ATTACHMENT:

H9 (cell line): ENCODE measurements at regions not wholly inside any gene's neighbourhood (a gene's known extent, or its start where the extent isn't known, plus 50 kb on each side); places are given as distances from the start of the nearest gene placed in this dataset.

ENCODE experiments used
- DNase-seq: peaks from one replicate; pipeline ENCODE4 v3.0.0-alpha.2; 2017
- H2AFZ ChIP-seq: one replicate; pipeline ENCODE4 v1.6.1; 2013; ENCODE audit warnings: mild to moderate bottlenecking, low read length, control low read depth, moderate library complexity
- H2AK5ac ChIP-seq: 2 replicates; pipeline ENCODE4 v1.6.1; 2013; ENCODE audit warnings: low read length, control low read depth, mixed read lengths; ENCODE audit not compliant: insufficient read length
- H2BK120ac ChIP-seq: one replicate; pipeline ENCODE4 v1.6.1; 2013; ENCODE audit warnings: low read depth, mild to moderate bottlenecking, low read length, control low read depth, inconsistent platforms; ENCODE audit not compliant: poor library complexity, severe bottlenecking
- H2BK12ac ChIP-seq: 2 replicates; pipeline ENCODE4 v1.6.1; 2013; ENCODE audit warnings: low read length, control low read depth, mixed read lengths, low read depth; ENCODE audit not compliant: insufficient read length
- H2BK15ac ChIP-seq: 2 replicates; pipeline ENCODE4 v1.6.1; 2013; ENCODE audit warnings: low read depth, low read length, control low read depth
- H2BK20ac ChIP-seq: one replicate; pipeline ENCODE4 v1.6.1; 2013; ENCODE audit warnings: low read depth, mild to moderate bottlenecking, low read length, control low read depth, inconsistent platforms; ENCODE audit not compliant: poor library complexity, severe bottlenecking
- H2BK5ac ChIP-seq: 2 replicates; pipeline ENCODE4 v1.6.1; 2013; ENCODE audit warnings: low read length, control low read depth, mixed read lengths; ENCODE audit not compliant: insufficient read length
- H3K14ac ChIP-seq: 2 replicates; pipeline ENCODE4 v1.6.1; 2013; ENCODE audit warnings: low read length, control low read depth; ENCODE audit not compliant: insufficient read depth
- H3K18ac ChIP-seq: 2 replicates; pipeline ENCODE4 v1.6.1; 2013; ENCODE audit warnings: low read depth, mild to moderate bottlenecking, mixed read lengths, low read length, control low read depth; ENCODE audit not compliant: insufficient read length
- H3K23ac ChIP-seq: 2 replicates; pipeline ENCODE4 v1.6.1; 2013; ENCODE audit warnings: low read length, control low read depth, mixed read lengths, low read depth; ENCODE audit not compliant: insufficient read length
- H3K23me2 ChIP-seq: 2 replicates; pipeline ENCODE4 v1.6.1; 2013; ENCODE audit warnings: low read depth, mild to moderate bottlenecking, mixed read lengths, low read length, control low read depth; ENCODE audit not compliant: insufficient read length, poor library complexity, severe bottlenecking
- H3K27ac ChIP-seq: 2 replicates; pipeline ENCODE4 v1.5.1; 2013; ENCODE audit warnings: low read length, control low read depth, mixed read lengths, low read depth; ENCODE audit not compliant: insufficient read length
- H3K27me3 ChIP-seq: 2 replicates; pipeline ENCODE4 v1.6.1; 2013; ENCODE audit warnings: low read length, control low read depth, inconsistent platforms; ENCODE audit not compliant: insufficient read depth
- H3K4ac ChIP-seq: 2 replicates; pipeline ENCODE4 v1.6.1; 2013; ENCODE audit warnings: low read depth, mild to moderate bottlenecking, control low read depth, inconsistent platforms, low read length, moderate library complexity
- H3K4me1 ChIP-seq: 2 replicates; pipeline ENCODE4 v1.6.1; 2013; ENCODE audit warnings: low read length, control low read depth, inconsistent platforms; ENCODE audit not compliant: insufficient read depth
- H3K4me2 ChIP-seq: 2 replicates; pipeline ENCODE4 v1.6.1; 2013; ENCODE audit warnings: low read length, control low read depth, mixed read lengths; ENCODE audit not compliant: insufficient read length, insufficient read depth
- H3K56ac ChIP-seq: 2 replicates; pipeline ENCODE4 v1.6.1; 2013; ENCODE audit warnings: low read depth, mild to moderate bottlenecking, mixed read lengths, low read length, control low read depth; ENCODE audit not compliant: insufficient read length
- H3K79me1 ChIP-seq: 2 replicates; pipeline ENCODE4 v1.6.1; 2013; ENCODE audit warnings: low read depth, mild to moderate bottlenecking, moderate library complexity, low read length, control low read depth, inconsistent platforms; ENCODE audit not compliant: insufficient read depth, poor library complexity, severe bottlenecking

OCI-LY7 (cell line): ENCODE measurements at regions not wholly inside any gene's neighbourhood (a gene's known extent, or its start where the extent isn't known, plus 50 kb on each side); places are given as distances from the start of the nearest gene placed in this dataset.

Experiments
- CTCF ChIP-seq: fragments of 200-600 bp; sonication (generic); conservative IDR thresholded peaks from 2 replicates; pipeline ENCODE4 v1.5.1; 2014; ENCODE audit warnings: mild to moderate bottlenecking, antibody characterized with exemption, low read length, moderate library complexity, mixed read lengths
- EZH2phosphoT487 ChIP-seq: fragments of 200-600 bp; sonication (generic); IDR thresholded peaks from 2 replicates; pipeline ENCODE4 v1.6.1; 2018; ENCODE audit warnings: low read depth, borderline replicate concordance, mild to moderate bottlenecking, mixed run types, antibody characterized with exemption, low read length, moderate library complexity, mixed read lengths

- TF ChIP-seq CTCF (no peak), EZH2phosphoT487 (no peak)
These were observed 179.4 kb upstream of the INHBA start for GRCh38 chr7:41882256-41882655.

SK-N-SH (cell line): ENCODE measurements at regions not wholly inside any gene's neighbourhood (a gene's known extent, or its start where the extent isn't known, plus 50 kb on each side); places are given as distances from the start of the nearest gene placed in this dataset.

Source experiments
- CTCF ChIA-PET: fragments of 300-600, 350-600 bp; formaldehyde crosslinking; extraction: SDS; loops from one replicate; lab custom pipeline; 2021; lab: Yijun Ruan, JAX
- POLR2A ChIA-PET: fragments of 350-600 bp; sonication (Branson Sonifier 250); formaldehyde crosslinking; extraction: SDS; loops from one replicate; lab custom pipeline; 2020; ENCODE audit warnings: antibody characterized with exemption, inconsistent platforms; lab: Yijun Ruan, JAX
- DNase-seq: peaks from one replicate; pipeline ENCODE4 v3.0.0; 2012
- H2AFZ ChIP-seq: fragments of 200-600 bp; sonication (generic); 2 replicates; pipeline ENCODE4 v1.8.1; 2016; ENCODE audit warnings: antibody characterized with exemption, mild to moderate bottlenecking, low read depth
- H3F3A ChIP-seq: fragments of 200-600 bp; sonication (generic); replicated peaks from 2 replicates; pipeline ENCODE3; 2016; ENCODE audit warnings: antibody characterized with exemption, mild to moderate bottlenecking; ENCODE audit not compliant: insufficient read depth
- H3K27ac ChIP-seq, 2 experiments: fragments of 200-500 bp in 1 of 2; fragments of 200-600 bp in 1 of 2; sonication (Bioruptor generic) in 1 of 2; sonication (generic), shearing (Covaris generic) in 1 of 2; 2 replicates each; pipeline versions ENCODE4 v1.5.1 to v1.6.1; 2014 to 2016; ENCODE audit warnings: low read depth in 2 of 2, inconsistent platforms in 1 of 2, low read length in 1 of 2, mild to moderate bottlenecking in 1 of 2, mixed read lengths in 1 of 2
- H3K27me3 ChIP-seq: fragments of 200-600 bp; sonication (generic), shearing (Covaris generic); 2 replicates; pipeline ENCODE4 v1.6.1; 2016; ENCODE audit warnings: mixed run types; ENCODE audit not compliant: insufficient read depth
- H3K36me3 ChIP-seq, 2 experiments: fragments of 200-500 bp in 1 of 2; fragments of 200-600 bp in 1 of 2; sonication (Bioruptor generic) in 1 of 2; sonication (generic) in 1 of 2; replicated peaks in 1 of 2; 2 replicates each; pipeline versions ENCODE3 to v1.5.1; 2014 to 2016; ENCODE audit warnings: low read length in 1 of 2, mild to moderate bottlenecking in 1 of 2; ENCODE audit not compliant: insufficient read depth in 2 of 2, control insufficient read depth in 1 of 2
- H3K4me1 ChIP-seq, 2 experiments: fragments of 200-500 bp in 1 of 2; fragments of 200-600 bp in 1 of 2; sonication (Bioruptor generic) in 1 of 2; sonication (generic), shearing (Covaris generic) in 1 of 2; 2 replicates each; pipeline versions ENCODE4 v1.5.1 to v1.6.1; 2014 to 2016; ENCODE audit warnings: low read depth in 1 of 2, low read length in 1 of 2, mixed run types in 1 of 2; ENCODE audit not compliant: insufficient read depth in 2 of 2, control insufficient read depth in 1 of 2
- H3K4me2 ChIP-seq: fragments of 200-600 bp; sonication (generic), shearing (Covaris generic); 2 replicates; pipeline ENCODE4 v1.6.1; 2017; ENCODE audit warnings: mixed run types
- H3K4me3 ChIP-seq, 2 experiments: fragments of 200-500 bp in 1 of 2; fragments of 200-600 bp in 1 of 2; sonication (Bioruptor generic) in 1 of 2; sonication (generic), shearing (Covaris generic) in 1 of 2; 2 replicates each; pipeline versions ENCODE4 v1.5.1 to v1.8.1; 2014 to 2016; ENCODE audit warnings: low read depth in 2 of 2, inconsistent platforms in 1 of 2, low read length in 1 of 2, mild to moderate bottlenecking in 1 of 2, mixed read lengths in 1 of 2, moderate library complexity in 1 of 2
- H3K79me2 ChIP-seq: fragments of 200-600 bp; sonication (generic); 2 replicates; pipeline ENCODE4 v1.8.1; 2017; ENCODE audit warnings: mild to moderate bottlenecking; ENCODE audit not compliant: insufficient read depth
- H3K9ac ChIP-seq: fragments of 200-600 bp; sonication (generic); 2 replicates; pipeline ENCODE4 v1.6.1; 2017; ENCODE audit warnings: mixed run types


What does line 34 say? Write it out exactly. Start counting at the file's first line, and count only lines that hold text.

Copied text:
- H3F3A ChIP-seq: fragments of 200-600 bp; sonication (generic); replicated peaks from 2 replicates; pipeline ENCODE3; 2016; ENCODE audit warnings: antibody characterized with exemption, mild to moderate bottlenecking; ENCODE audit not compliant: insufficient read depth